I3: International Institute for Intelligence

While I was previously discussing my opinion of Open AI, I mentioned that I would do something different if I was in charge. Here is my dream.

 

What OpenAI is Missing

Helping everyday people throughout the whole world.

OpenAI’s stated goal is:

OpenAI is a non-profit artificial intelligence research company. Our goal is to advance digital intelligence in the way that is most likely to benefit humanity as a whole, unconstrained by a need to generate financial return.

In the short term, we’re building on recent advances in AI research and working towards the next set of breakthroughs.

However, based on their actions so far, this interview with Ilya Sutskever, and popular press articles, the main focus of OpenAI appears to be advanced research in an artificial intelligence by stressing open source, as well as thinking longterm about the impacts of letting advanced artificial intelligence systems control large aspects of our life. While I strongly support these goals, in reality, these will not benefit all of humanity. Instead, it only benefits those with either the necessary training (which is a minimum of a bachelors, but usually means a masters or PhD) or money (to hire top people, buy the required computing resources, etc) to take advantage of the advanced research. So this leaves out the developing world as well as the poor in developed countries, ie contrary to their stated goal, OpenAI is missing the vast majority of humanity.

While one can argue that by making OpenAI’s research open source, eventually it will trickle down and help a wider swath of humanity. However, the current trend suggests that large corporations are best poised to benefit the most from the next revolution (I mean, who is more likely to invent a self driving car, Google, or someone in a developing country?). Additionally, these innovations focus on first world problems (since these are the highest paying customers). And finally, each round of innovation ends up creating fewer and fewer jobs (so the number of unemployed in developed countries may expand). I firmly believe that unless there is a global educational effort (and probably an implementation of basic income), the benefits of AI will be directed towards a tiny sliver of the world’s population.

 

My Proposal: I3

Here I lay out my proposal for a new institute that would actually expand the benefits of recent and future advances in machine learning / artificial intelligence to a wider swath of humanity. I don’t claim that it would truly benefit all of humanity (again, see basic income), but it is a way for research advances to reach a larger proportion of it.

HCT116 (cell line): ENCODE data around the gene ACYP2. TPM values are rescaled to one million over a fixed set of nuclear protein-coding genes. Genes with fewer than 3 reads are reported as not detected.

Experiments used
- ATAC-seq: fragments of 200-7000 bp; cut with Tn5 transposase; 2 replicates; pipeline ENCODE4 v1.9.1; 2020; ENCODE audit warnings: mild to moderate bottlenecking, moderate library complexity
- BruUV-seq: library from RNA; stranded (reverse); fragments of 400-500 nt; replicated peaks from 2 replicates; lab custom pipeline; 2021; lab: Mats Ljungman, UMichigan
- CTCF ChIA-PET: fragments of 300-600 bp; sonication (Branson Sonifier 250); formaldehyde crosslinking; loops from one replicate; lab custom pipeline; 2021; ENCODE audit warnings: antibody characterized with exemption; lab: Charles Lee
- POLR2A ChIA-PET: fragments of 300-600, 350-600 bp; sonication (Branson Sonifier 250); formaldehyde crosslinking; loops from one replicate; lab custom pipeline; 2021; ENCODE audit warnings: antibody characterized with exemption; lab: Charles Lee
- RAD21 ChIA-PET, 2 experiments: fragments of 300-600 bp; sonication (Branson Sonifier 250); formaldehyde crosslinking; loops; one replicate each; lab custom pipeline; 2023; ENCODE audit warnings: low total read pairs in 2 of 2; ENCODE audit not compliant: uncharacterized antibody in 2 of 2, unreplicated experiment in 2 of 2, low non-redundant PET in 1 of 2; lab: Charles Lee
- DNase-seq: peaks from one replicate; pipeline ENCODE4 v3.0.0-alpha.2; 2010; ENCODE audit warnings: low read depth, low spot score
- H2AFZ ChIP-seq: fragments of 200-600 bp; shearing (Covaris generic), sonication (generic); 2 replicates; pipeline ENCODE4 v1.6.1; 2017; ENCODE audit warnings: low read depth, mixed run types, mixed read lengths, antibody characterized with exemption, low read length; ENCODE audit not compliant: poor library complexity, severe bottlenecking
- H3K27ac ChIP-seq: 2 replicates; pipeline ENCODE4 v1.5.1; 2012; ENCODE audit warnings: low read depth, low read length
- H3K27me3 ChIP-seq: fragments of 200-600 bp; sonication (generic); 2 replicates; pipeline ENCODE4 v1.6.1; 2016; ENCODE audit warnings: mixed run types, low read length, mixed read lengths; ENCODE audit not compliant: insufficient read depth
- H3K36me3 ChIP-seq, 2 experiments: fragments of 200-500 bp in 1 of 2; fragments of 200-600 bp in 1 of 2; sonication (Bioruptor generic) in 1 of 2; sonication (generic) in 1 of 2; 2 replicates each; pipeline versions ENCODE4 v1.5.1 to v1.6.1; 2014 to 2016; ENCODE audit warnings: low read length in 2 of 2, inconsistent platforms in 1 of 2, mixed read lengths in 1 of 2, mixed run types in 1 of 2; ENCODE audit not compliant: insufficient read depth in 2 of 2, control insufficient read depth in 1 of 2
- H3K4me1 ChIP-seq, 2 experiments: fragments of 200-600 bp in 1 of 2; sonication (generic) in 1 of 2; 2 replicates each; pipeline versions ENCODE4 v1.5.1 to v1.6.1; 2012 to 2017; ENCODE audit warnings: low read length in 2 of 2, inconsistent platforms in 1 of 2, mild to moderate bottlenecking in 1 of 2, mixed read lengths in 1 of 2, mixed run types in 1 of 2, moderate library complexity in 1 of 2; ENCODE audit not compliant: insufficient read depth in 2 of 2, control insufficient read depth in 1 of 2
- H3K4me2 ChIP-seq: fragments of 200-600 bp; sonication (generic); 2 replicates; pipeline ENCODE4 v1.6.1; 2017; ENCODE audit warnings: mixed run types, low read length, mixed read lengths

I propose a new education and research institute focused on artificial intelligence, machine learning, and computational neuroscience which I’ll call the International Institute for Intelligence. I like alliterations, and since I think it should focus on three types of intelligence, I especially like the idea of calling it I3 or I-Cubed for short.

Why these three research areas? Well, machine learning is currently revolutionizing how companies use data and is facilitating new technological advances everyday. Designing artificial intelligence systems on top of these machine learning algorithms seems like a realistic possibility in the near future. The less conventional choice is computational neuroscience. I think it is important to include for two reasons. First, the brain is the best example we have of an intelligent system, so until we actually design an artificial intelligence, it seems best to understand and mimic the best example (this is the philosophy of Deep Mind according to Demis Hassabis). Second, the US Brain Initiative  and similar international efforts are injecting significant resources into neuroscience, with the hopes of sparking a revolution similar in spirit and magnitude to the widespread effect the Human Genome Project had on biotechnology and genomics. So I figure we might as well prepare everyone for this future.